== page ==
The study — done by scientists here at 23andMe and researchers at the University of Bristol’s Avon Longitudinal Study of Parents and Children (ALSPAC) in the UK — is the largest genome-wide association study ever conducted on common allergies with data from more than 53,000 people.
“Although environmental factors certainly play a role, our study reinforces the genetic link between common allergens and a person’s susceptibility to experiencing an allergic reaction,” said David Hinds, Ph.D., author and 23andMe principal scientist.
Asthma and allergies, which are strongly linked to each other, are among the most common diseases in the industrialized world.
The last two decades has seen a surge in the number of people with asthma and allergies. There are many theories offered to explain this including the “hygiene hypothesis,” which suggests that an increasingly sanitized environment inhibits the development of the immune system. Another theory is that increasing exposure to chemicals and pollutants are the culprit.
People with allergies tend to be allergic to multiple things.Sometimes this makes sense — being allergic to cats and dogs for instance — other times the groupings make you scratch your head. Based on our research survey data, we found that if you are allergic to one insect’s sting, it is more likely that you’ll be allergic to another. But food allergies do not appear to be associated with other kinds of allergies.You can learn more about these associations here.
But whatever the environmental factors, genetics plays a very important role in whether or not an individual develops asthma or allergies. So understanding the genetic underpinnings of both conditions can offer insight not just in who may develop asthma or allergies but also into the biological pathways for the conditions. This can help in identifying potential new treatments for the conditions.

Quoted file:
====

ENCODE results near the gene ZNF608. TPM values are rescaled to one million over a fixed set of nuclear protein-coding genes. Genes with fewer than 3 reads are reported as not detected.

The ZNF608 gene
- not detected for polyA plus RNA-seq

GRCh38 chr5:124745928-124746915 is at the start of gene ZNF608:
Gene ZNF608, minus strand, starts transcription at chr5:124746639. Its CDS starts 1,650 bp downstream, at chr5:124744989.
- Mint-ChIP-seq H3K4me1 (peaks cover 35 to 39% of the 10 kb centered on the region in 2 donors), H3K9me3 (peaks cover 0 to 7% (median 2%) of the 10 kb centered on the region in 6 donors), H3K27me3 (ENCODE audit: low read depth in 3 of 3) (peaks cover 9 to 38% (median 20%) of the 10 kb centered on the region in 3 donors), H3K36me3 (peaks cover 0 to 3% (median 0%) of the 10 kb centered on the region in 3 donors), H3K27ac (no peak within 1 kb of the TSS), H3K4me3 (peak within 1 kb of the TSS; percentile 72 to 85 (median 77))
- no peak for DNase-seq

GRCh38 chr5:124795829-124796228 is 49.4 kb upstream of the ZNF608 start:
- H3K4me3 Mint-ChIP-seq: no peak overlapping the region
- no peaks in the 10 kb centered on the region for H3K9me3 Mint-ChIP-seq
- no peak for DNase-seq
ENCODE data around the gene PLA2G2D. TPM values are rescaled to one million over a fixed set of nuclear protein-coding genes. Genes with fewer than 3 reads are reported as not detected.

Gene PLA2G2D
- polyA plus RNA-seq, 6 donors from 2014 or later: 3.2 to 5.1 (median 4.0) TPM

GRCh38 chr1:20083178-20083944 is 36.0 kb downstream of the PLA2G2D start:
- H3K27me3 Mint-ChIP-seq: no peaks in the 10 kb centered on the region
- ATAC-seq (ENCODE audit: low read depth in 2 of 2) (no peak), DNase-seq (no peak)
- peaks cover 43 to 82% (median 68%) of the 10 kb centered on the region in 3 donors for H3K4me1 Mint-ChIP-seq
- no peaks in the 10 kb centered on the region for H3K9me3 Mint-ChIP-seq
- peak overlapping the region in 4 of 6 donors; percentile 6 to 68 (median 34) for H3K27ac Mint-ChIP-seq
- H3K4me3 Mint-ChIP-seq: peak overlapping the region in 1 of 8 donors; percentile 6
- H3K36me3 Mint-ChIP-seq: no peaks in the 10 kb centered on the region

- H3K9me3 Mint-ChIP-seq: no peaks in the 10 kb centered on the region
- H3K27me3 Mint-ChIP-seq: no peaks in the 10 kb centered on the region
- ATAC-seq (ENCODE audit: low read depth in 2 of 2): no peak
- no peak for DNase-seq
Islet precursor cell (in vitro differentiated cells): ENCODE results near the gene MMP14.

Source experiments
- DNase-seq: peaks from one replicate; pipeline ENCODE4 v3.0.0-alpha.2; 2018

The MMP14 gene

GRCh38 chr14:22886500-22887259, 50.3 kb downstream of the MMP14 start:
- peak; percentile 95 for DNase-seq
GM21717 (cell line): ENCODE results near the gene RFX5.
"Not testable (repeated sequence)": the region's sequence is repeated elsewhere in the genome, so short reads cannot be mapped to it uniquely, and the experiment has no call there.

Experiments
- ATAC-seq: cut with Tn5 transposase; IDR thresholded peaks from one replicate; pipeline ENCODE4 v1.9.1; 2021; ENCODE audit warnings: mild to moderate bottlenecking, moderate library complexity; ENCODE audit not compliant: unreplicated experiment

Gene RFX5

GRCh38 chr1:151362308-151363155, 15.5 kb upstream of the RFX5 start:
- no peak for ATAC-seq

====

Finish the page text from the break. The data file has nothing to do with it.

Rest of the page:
This study looked at common allergies, including allergies to pollen, dust-mites and cats. The researchers found 16 new genetic associations with allergies, eight of which have also been associated with asthma. While the link between the development of allergies and asthma is well established, these new genetic variants add to our understanding of the connection between these conditions.
To do the study, 23andMe selected self-reported data on allergies for pollen, dust-mites and cats. The Avon Longitudinal Study of Parents and Children had comparable data. The researchers then used this combined data as part of the genome-wide association meta-analysis.
“Allergy is an important component of many diseases, including asthma, eczema and hay fever, which together account for a huge burden on patients and the health services.” said professor John Henderson of ALSPAC. “This is a very exciting time for allergy research. Genetic discoveries have identified specific pathways of allergy development that are not shared with allergic diseases like asthma. Understanding these pathways could lead to eventual development of drugs that cure or prevent allergy rather than just suppressing its symptoms.”